October: At B’s urging, Bishop Bell an Archbishop Lang protest against aggravation of the German Church struggle by church ‘legal administrator’ Jager. Hitler has Jager dismissed.
November: Bonhoeffer leads the expatriate German congregations in England to secede from the Reich Church.
April 29: Bonhoeffer returns from England to direct the seminary for the Confessing Church in Zingsthof on the Baltic Sea.
June 24: seminary relocates to Finkenwalde. Bonhoeffer publishes influential article on “The Confessing Church and the Ecumenical Movement.”
September: the Nuremberg Laws are passed, canceling citizenship for German Jews.
December: Himmler declares all examinations for the Confessing Church invalid, all training there invalid and all participants liable to arrest.
Declared a “pacifist and enemy of the State,” Bonhoeffer has his authorization to teach at Berlin University terminated. He lectures at Confessing Church program near Olympic stadium.
July: Confessing Church leader and WWI hero Martin Niemöller is arrested.
August: Bonhoeffer’s authorization to teach at Berlin University is withdrawn. Olympic Games in Berlin begin. Hitler is quoted as saying of 4-time gold medal champion Jesse Owens, “The Americans should be ashamed of themselves, letting Negroes win their medals for them.” He refuses to shake Owens’ hand.
February: At ecumenical meeting in London, Bonhoeffer resigns as youth secretary in protest of the World Alliance’s failure to speak out for the Jews.
September: The seminary at Finkenwalde is closed by the Gestapo.
November: 27 pastors and former Finkenwalde students are arrested. Also in November, Bonhoeffer publishes Discipleship.
Pope Pius XI issues “With Burning Anxiety,” protesting Hitler’s infractions of their earlier agreement, the Concordat of 1933.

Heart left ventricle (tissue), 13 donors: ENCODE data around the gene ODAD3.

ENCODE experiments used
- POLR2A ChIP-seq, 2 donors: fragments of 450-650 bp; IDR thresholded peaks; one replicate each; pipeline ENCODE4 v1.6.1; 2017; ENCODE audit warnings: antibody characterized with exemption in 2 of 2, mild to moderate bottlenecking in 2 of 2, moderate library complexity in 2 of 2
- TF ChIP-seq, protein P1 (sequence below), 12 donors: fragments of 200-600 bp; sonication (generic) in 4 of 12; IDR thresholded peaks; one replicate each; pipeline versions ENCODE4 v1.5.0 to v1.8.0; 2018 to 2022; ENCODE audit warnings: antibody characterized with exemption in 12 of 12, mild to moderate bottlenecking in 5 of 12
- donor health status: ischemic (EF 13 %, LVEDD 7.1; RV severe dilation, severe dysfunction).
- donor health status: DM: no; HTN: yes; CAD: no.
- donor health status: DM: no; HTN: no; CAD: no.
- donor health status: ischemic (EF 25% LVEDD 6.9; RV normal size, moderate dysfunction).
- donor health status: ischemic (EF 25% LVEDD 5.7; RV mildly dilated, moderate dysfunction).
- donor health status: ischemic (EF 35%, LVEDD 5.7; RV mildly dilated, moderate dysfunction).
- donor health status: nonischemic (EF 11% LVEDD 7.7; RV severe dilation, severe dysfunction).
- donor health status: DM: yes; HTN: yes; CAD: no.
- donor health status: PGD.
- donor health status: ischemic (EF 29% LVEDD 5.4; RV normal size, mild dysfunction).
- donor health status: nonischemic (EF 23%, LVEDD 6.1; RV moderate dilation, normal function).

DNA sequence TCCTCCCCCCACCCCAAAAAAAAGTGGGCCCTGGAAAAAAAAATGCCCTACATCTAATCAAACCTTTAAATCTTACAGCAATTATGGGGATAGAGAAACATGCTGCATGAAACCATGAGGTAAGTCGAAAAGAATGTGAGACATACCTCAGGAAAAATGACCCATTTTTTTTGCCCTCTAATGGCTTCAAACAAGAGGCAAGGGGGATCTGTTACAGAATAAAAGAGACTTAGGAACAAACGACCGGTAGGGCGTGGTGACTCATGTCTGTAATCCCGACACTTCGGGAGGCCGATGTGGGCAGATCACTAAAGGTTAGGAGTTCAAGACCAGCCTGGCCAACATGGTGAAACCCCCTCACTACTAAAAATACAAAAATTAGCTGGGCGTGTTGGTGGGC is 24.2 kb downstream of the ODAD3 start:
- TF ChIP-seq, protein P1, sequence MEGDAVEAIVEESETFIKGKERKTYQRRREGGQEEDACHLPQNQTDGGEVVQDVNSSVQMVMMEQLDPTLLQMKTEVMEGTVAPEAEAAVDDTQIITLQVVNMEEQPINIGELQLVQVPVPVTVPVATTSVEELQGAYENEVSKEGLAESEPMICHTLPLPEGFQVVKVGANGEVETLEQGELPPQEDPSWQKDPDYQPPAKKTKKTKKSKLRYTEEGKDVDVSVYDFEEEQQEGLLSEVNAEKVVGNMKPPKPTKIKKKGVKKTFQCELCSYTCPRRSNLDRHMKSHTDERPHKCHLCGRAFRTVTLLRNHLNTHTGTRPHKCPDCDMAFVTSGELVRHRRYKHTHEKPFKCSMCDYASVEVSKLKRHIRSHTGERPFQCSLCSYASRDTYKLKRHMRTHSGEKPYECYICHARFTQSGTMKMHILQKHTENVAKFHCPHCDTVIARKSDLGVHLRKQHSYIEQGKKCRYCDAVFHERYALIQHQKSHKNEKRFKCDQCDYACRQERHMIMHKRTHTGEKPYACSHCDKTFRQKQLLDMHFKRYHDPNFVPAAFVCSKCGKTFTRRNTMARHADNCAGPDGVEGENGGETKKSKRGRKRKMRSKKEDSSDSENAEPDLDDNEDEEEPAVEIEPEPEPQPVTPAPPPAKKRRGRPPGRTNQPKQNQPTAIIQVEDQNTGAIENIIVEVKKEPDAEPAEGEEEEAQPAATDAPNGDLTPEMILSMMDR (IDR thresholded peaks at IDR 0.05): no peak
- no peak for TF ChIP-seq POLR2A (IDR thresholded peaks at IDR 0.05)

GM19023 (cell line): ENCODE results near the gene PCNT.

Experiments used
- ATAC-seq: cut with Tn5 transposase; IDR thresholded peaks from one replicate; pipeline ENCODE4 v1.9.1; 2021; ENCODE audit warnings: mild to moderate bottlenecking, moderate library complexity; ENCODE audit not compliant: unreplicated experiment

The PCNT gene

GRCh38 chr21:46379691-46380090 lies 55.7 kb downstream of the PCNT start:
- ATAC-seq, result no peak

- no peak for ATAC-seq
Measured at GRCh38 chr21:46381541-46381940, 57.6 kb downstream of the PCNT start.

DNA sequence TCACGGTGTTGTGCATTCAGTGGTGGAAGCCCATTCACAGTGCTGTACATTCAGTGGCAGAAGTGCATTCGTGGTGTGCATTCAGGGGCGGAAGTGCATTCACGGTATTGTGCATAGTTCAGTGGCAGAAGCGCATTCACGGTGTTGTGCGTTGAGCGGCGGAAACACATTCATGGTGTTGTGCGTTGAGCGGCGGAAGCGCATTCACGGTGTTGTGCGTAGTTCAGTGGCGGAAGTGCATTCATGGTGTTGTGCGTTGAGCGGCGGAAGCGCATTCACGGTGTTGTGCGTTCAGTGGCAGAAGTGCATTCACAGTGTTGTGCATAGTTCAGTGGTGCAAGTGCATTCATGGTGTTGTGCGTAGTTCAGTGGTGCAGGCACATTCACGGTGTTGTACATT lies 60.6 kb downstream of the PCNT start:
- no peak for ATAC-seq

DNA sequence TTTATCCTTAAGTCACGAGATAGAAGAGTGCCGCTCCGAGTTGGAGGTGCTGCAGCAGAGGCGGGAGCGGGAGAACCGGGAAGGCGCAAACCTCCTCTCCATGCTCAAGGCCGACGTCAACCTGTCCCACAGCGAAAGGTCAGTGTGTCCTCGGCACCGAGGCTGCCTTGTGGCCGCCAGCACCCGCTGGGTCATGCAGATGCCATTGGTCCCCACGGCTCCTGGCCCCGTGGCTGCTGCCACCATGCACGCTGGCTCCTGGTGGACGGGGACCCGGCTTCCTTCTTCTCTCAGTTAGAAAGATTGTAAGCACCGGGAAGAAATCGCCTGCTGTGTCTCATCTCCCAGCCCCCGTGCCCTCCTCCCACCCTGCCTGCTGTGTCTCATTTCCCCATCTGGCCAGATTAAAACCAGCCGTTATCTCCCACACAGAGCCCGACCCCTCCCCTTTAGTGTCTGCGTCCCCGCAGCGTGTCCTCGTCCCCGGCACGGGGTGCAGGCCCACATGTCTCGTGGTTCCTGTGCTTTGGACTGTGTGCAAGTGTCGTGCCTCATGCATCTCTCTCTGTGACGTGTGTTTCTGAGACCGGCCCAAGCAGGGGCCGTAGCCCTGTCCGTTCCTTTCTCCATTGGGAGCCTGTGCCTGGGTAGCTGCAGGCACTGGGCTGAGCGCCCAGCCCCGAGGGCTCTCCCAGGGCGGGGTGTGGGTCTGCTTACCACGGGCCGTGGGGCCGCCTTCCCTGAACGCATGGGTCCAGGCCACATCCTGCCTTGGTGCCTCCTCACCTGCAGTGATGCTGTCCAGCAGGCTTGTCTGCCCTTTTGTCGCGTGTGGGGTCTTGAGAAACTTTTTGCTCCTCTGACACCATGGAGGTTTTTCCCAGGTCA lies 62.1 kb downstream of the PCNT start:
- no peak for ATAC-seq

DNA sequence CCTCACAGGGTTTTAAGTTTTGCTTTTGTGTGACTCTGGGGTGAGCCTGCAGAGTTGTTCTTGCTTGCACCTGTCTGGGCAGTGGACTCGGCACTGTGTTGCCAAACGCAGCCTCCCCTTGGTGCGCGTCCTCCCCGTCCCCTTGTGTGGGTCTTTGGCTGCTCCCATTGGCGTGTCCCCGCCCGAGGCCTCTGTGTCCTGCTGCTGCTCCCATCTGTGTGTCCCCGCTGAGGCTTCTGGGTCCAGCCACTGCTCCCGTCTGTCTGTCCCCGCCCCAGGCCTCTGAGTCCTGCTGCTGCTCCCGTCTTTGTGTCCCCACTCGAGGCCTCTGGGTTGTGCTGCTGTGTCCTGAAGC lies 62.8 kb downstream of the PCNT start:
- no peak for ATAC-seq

December: Bonhoeffer leads “collective pastorates” for clandestine training of clergy.
January 11: Bonhoeffer and other Confessing Church teachers are forbidden to live or work in Berlin.
February: Bonhoeffer makes his initial contact with members of the German Resistance, Oster and Sack.
March 12: Austria is annexed by Germany.
April: All German pastors are ordered to take an oath of allegiance to Hitler in recognition of his 50th birthday.
September: Bonhoeffer writes Life Together. Bonhoeffer’s sister Sabine, her Jewish husband Gerhard Leibholz and two daughters escape to England by way of Switzerland.
November 9: A nation-wide, organized riot called Kristallnacht takes place, bringing the destruction of nearly 300 synagogues across Germany, the looting of 7,500 Jewish-owned shops, and the arrest of 30,000 Jewish men.
March: in London, meets with Bishop Bell, Reinhold Niebuhr, and Dutch ecumenical leader Willem Visser’t Hooft.
June 2: travels to U.S. for lecture tour.
July 8: decides he must return to Germany and suffer with his people.
August: The War begins.Bonhoeffer applies without success to become a chaplain. Instead, he becomes civilian agent of the Abwehr, German military intelligence agency.
August 29: Hans von Dohnanyi appointed ‘Sonderfuhrer’ in the Military Intelligence department of the Abwehr. He is B’s brother-in-law, and for years has been collecting damning legal information against Hitler. It was he who arranged for B to meet Oster and Sack to discuss Resistance.
Schlingensiepen, Ferdinand, tr. Isabel Best. Dietrich Bonhoeffer, 1906-1945: Martyr, Thinker, Man of Resistance. London: T&T Clark International, 2010.
Christianity Today Library.com, Dietrich Bonhoeffer: Christian History Timeline http://www.ctlibrary.com/ch/1991/issue32/3226.html
Bonhoeffer Timeline PBS, http://www.pbs.org/bonhoeffer/timeline.html